Share This Blog Post

Friday, 30 May 2014

Knowing Creativity - Part 3/3 of Creativity: Being. Doing. Knowing.

Being, Doing, Knowing

By Daniel Dunlevie

Part 3

How do we know what creativity is?  Is it when somebody comes up with an idea and expresses this idea through a chosen medium?  Anyone can do this.  The value of what is created is objective.  Its value is perceived by the maker and viewer.  The creator had an idea, planned it out, bought the materials and then stuck it all together with an abundance of nails and glue.  The end result might be an eyesore to some or an interesting take on sculpture for others.  But fundamentally it is their creation.  They had the knowledge that they could build it and applied this knowledge to go through the certain steps of creation.  I would argue that it doesn't matter whether the creator likes what they created or not, little own what others opinions are.  If one knows that they are creating then they are creative.  But if creativity remains around just this proposition then there are impacts on the creator.  

In the words of Pablo Picasso, “The meaning of life is to find your gift. The purpose of life is to give it away”.  

Without an outlet of expression the creator might conjure up feelings of self-loathing, self-doubt and feel a lack of purpose in their creations and consequentially life.  This would impact on their intrinsic motivation, self-belief and consequentially their work.  This may have both negative and positive outcomes to the end product.  Propositional knowledge is where the conflicts of creation lie.  This is the knowledge that pushes the boundaries and understandings of life.  This is the level where interaction occurs with its audience.  It is the influence of its impact.  The emotions, thoughts and ideas generated from propositional knowledge may produce work that is successfully expressive of the emotions and provide satisfaction for the creator and or it could leave the creator in a consistent state of disappointment.  But as Friedrich Neizsche said, “You need chaos in your soul to give birth to a dancing star”.  

However, it is the understanding of personal knowledge that has a more structural impact on how the end product looks.  The personal knowledge that the creator has of the world, whether it be opinions (informed or uninformed), interactions (I push this and it moves) or ideas (expressed or internalised) will have a profound impact on what is produced.  Having personal knowledge of creativity allows the creator to have experienced creation before.  There is some propositional knowledge in this. For example, if the creator has seen a sculpture, but can’t remember a single thing about it, then they probably wouldn't claim to know sculptures.  The fact is that knowing such a thing requires many propositions about them.  What is important that applying personal knowledge to creativity involves more than knowledge of propositions.  No matter how much one may tell the creator about sculpture, no matter how many facts they learn about it, if they haven’t seen a sculpture then they can’t be said to know about sculptures in the sense required for personal knowledge.  

Personal knowledge thus seems to involve coming to know a certain number of propositions in a particular way.  But for one to grow in their creative journey through life one must experience creativity personally.  It could be argued that the more one does this, the richer the knowledge-base to create.  This could be generated through experiences in an array of environments such as walking through an art gallery, swimming in the ocean, driving down a highway or hiking through a jungle.  It could also be social interactions between different people, perhaps from different cultures and the sharing of thoughts and ideas or interactions with nature or space.  These are interactions between the external world and the individual.   These can be used to motivate and inspire the creator.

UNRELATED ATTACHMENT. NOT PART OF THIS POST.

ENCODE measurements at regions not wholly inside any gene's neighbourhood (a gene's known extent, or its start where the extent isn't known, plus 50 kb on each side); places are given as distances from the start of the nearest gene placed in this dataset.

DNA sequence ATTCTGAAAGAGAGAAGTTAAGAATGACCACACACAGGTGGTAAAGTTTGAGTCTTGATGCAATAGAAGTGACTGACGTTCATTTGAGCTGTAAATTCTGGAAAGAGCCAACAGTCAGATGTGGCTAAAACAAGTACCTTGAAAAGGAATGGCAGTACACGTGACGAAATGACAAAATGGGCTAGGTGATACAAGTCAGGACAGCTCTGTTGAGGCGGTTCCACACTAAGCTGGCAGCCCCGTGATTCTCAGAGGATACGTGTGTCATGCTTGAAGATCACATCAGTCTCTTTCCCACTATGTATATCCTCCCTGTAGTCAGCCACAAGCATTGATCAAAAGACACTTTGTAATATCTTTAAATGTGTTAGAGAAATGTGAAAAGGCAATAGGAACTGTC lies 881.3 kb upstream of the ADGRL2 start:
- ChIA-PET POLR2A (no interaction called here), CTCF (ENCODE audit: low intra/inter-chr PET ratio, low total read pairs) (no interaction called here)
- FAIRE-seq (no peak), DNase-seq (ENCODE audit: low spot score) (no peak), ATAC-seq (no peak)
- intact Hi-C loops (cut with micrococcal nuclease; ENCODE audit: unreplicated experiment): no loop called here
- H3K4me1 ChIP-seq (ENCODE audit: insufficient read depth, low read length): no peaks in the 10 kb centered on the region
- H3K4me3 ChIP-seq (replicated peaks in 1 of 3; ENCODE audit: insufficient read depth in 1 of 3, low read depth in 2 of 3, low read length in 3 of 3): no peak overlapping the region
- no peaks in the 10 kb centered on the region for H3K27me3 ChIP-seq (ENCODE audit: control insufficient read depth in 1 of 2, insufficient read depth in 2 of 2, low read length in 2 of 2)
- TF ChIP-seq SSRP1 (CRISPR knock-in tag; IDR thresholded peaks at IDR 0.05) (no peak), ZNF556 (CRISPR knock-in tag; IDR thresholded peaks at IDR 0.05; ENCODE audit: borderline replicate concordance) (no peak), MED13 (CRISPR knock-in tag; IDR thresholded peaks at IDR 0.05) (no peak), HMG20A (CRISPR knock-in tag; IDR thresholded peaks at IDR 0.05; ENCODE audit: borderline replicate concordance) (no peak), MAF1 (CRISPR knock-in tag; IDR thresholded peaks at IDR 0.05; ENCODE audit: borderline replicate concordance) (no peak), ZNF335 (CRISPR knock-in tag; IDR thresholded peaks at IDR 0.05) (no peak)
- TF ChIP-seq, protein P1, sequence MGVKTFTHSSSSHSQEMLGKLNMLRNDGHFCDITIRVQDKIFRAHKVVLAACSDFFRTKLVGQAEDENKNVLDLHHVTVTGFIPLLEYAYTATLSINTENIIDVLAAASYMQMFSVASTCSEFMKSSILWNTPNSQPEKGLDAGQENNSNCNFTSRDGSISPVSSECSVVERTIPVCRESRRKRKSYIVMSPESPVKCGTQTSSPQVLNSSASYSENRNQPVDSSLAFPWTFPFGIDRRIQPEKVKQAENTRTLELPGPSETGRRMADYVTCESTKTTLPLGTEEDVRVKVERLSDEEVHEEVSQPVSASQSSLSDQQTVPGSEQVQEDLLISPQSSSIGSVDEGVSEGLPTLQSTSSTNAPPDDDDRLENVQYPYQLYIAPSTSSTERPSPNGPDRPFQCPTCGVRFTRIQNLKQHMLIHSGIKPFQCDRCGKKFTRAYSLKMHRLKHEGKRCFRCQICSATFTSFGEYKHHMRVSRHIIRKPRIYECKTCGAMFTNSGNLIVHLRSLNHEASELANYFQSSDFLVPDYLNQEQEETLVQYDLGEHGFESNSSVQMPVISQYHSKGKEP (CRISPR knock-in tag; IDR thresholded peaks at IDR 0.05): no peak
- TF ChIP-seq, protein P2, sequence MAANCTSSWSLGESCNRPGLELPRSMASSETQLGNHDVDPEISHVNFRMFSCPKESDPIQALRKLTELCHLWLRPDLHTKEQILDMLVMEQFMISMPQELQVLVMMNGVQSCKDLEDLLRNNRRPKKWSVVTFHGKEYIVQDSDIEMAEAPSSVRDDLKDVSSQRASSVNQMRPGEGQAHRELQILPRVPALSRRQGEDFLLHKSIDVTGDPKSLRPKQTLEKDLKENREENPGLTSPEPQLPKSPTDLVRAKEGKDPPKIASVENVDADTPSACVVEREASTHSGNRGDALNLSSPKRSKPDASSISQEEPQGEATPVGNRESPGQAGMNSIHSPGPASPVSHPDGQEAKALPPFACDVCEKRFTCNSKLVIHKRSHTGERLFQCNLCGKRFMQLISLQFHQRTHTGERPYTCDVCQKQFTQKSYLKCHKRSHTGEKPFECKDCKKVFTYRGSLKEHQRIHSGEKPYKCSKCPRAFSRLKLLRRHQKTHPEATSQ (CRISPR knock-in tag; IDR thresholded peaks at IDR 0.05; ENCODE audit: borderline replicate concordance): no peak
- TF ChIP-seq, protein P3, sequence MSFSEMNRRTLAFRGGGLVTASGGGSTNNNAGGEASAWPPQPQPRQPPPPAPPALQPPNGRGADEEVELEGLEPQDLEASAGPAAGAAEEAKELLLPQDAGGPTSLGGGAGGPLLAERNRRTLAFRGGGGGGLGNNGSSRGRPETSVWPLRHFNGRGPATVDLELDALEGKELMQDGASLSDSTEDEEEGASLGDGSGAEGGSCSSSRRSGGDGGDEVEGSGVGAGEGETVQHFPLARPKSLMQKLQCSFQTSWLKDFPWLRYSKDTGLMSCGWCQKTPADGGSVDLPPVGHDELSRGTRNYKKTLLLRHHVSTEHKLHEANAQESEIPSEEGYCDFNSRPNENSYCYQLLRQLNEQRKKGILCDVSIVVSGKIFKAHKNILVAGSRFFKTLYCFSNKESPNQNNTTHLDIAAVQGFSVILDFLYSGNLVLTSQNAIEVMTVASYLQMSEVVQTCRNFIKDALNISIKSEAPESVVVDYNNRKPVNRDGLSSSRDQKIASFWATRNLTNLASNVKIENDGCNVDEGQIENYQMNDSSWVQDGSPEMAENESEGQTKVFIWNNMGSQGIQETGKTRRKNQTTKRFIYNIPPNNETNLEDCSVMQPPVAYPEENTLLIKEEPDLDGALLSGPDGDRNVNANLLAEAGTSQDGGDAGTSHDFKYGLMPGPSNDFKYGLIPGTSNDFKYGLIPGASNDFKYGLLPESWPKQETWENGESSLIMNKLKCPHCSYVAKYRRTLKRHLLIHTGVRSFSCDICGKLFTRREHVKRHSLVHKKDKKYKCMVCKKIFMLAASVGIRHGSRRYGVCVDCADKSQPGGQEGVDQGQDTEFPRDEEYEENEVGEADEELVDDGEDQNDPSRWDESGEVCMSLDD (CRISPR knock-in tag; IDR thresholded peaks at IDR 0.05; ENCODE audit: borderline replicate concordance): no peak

Procedural knowledge permits the creator to make the final product.  With procedural knowledge the creator can articulate their ideas in ways that rely on certain learnt skills and abilities.  Knowledge of this is formed through direct sensory experiences of creation.  There are many learning experiences they could go through such as having the elements of a creative process explained, be guided through the procedures step-by-step, have certain aspects demonstrated, explore others work, collaborate and discuss ideas and thinking with others, and then practice to hone their skills. 

However, herein lies the tragic shortcomings of schools in developing students as creative beings.  Teachers focus too much on developing student’s procedural knowledge and do not spend as much time on having students develop their personal knowledge or their propositional knowledge through meaningful learning experiences.  This is where teachers are deficient in their understanding of the creative process and inhibits their ability to create creative beings.  To develop student’s creative knowledge they need to be actively captivated in their learning.  Creativity is not about being passive.  A teacher must provide a stimulating learning environment that a student can actively interact with.  A teacher must also challenge the children’s perceived understandings and develop their critical thinking.  Children need to be empowered to be brave and take risks.  Be nurtured to trust their instincts.  Given the freedom of choice.  If students are not given the opportunity to develop this belief, then their knowledge and creative abilities will be constrained, restrained, diminished, extinguished.  Teachers must hand back the learning to their students.  In doing this a teacher will help their students become more creative.  

Let the child be. Let the child do. Let the child know.

Be creativity.
Do creativity.
Know creativity.